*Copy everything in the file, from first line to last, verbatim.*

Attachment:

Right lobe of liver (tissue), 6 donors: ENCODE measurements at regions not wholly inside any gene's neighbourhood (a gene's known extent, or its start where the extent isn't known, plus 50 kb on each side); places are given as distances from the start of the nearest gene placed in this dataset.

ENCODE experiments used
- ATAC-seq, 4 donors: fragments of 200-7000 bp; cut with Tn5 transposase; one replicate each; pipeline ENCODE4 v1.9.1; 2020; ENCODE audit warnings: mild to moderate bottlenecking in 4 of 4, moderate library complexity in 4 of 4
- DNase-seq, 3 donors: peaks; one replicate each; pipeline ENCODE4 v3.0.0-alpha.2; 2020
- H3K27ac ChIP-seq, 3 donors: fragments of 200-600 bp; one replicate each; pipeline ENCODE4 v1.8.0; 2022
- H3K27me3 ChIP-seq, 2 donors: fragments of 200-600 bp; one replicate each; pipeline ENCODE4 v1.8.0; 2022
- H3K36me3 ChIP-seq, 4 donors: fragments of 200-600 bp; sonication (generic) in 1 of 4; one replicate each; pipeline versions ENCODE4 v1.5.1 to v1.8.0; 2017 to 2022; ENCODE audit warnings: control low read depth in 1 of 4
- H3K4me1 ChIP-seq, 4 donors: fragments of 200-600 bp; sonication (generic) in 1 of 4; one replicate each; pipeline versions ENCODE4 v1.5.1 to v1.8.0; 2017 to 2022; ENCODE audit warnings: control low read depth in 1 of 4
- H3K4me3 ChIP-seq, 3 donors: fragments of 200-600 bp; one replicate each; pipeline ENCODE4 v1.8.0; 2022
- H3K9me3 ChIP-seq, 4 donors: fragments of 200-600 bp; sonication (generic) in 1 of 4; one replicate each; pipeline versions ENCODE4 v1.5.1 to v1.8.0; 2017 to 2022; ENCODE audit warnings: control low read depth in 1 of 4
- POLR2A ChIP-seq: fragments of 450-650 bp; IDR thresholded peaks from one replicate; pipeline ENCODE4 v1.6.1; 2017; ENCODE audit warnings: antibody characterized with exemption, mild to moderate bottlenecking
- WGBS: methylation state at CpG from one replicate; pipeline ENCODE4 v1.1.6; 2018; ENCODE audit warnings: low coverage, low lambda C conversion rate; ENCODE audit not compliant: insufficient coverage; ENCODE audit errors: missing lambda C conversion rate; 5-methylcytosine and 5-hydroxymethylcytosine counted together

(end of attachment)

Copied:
Right lobe of liver (tissue), 6 donors: ENCODE measurements at regions not wholly inside any gene's neighbourhood (a gene's known extent, or its start where the extent isn't known, plus 50 kb on each side); places are given as distances from the start of the nearest gene placed in this dataset.

ENCODE experiments used
- ATAC-seq, 4 donors: fragments of 200-7000 bp; cut with Tn5 transposase; one replicate each; pipeline ENCODE4 v1.9.1; 2020; ENCODE audit warnings: mild to moderate bottlenecking in 4 of 4, moderate library complexity in 4 of 4
- DNase-seq, 3 donors: peaks; one replicate each; pipeline ENCODE4 v3.0.0-alpha.2; 2020
- H3K27ac ChIP-seq, 3 donors: fragments of 200-600 bp; one replicate each; pipeline ENCODE4 v1.8.0; 2022
- H3K27me3 ChIP-seq, 2 donors: fragments of 200-600 bp; one replicate each; pipeline ENCODE4 v1.8.0; 2022
- H3K36me3 ChIP-seq, 4 donors: fragments of 200-600 bp; sonication (generic) in 1 of 4; one replicate each; pipeline versions ENCODE4 v1.5.1 to v1.8.0; 2017 to 2022; ENCODE audit warnings: control low read depth in 1 of 4
- H3K4me1 ChIP-seq, 4 donors: fragments of 200-600 bp; sonication (generic) in 1 of 4; one replicate each; pipeline versions ENCODE4 v1.5.1 to v1.8.0; 2017 to 2022; ENCODE audit warnings: control low read depth in 1 of 4
- H3K4me3 ChIP-seq, 3 donors: fragments of 200-600 bp; one replicate each; pipeline ENCODE4 v1.8.0; 2022
- H3K9me3 ChIP-seq, 4 donors: fragments of 200-600 bp; sonication (generic) in 1 of 4; one replicate each; pipeline versions ENCODE4 v1.5.1 to v1.8.0; 2017 to 2022; ENCODE audit warnings: control low read depth in 1 of 4
- POLR2A ChIP-seq: fragments of 450-650 bp; IDR thresholded peaks from one replicate; pipeline ENCODE4 v1.6.1; 2017; ENCODE audit warnings: antibody characterized with exemption, mild to moderate bottlenecking
- WGBS: methylation state at CpG from one replicate; pipeline ENCODE4 v1.1.6; 2018; ENCODE audit warnings: low coverage, low lambda C conversion rate; ENCODE audit not compliant: insufficient coverage; ENCODE audit errors: missing lambda C conversion rate; 5-methylcytosine and 5-hydroxymethylcytosine counted together